[FN#5] A short account of this is in the story of King Dathi (O'Curry Lectures, p. 286). The tale seems to be alluded to in the quatrain on

  1. 10 of this volume.

There are very few corresponding allusions to personages from the small Etain cycle found in the great cycle of romances that belong to the Heroic Age, but MacCecht's name appears in a fifteenth-century manuscript which gives a version of the tale of Flidais; and I suspect an allusion to the Etain story in a verse in the "Sick-bed of Cuchulain" (see note, p. 184). It may be observed that the introduction of Conor and his contemporaries into the story of Conary's grandparents is an additional piece of evidence that our form of the story of Etain precedes the "antiquarian age"; for at that time the version which we have of the story of Conary must have been classical and the connection of Conor's warriors with Conary well-known. A keen eye was at that time kept on departures from the recognised historical order (compare a note by Mr. Nutt in the "Voyage of Bran," vol. ii. p.

  1. ; and the introduction of Conor into our version of the tale of Etain must have been at an earlier date.

The two versions of the "Courtship of Etain," the Egerton one, and that in the Leabhar na h-Uidhri, have been compared in the general preface to the volume, and little more need be said on this point; it may, however, be noted that eight pages of the Egerton version (pp. 11 to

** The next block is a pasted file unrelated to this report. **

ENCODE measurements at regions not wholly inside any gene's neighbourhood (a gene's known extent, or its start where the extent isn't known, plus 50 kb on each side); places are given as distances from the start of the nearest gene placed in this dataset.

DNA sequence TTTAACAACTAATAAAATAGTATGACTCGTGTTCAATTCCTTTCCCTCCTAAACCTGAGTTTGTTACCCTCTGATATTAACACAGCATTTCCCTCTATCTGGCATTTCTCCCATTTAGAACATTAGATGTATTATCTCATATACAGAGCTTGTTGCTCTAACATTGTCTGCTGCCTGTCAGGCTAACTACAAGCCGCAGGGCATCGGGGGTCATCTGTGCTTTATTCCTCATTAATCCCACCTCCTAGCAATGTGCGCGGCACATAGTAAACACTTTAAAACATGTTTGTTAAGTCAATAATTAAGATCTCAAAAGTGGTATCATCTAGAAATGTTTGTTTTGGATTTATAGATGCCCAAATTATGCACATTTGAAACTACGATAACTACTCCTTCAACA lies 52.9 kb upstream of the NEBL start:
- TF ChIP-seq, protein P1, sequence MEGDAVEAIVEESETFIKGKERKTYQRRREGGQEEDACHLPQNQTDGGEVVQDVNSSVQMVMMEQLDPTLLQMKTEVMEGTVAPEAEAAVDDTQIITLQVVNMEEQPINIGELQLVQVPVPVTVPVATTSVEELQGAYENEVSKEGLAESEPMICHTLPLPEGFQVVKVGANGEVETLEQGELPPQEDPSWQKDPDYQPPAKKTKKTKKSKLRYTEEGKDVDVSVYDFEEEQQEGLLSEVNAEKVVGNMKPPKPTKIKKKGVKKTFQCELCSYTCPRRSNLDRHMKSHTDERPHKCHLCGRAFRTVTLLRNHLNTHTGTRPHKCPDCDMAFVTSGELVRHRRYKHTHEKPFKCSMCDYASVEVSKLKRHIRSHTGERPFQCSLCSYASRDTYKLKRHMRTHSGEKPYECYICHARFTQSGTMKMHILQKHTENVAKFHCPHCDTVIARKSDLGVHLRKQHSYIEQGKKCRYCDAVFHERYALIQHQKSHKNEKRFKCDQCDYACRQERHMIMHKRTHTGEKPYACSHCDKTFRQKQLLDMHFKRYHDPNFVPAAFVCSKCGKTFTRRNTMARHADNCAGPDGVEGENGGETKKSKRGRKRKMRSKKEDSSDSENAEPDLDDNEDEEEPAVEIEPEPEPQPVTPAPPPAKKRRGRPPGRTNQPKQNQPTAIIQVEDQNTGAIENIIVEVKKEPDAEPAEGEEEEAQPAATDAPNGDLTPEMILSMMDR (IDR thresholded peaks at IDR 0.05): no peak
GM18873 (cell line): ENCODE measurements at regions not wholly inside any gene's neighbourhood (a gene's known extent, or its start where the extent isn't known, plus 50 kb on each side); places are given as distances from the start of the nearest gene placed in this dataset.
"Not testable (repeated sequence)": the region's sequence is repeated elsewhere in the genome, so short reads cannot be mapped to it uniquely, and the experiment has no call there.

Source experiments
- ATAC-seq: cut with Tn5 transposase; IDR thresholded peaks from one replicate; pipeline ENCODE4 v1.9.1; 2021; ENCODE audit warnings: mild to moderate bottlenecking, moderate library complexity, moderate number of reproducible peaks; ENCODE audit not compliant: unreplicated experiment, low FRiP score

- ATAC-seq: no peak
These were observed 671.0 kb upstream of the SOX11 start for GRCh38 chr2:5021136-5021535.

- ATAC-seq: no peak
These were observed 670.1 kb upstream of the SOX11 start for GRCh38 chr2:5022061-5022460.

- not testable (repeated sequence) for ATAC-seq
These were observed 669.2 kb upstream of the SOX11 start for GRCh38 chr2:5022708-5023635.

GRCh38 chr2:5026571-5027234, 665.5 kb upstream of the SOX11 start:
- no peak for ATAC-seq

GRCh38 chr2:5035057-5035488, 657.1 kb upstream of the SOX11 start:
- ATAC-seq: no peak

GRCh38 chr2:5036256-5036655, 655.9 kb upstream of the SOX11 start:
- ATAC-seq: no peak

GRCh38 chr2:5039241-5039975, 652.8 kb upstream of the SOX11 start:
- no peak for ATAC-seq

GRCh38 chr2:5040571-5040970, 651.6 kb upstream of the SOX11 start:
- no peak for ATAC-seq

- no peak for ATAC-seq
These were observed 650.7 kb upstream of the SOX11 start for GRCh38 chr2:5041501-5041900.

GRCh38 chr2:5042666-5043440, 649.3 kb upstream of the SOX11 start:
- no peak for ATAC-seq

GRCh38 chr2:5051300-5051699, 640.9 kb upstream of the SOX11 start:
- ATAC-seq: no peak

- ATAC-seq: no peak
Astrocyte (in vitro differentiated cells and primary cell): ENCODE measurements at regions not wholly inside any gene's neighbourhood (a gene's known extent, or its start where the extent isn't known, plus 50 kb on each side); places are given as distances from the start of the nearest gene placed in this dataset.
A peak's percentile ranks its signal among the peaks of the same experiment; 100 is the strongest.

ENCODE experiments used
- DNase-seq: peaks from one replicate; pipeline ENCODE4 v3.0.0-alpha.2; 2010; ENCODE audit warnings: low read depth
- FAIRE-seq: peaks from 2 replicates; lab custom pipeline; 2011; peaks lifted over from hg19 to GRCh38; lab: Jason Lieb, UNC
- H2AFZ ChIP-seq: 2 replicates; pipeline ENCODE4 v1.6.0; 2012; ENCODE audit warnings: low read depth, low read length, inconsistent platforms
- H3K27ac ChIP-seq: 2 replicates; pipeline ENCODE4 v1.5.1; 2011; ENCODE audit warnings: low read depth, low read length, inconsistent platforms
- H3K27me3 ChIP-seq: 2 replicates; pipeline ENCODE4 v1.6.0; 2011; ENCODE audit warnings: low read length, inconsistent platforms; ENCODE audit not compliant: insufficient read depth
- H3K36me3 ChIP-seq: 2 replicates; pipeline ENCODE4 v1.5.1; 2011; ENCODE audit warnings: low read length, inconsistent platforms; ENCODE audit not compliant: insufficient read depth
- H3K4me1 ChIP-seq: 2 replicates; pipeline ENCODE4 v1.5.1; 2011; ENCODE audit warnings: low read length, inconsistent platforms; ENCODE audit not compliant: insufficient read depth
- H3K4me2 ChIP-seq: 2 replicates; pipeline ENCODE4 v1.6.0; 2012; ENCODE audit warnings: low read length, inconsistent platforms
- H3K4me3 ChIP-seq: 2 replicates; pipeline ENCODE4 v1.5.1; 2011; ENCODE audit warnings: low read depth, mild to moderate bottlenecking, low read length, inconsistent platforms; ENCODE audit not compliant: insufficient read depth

1. are compressed into two pages in L.U. (pp. 23 and 24). References to the Etain story are found in different copies of the "Dindshenchas," under the headings of Rath Esa, Rath Croghan, and Bri Leith; the principal manuscript authorities, besides the two translated here, are the Yellow Book of Lecan, pp. 91 to 104, and the Book of Leinster, 163b (facsimile). These do not add much to our versions; there are, however, one or two new points in a hitherto untranslated manuscript source mentioned by O'Curry ("Manners and Customs," vol. ii. p 192 to 194).

The Leabhar na h-Uidhri version is defective both at the beginning and at the end; there is also a complete column torn from the manuscript, making the description of the chess match defective. These three gaps have been filled up by short passages enclosed in square brackets, at the commencement of the Prologue, on p. 28, and at the end of the L.U. version. The two first of these insertions contain no matter that cannot be found by allusions in the version itself; the conclusion of the tale is drawn, partly from the "Dindshenchas" of Rath Esa, partly from the passage in O'Curry's "Manners and Customs."

The only alteration that has been made is that, following a suggestion in Windisch (Irische Texte, i. p. 132), the poem on page 26 has been placed four pages earlier than the point at which it occurs in the manuscript. Three very difficult lines (Leabhar na h-Uidhri, 132a, lines 12 to 14) have not been attempted; there are no other omissions, and no insertions except the three noted above. The Prologue out of the L.U. version has been placed first, as it is essential to the understanding of any version, then follows the Egerton version as the longer of the two, then the L.U. version of the Courtship, properly so called.

Prev | Next | Contents | Main Page


This is a website about Irish history and culture.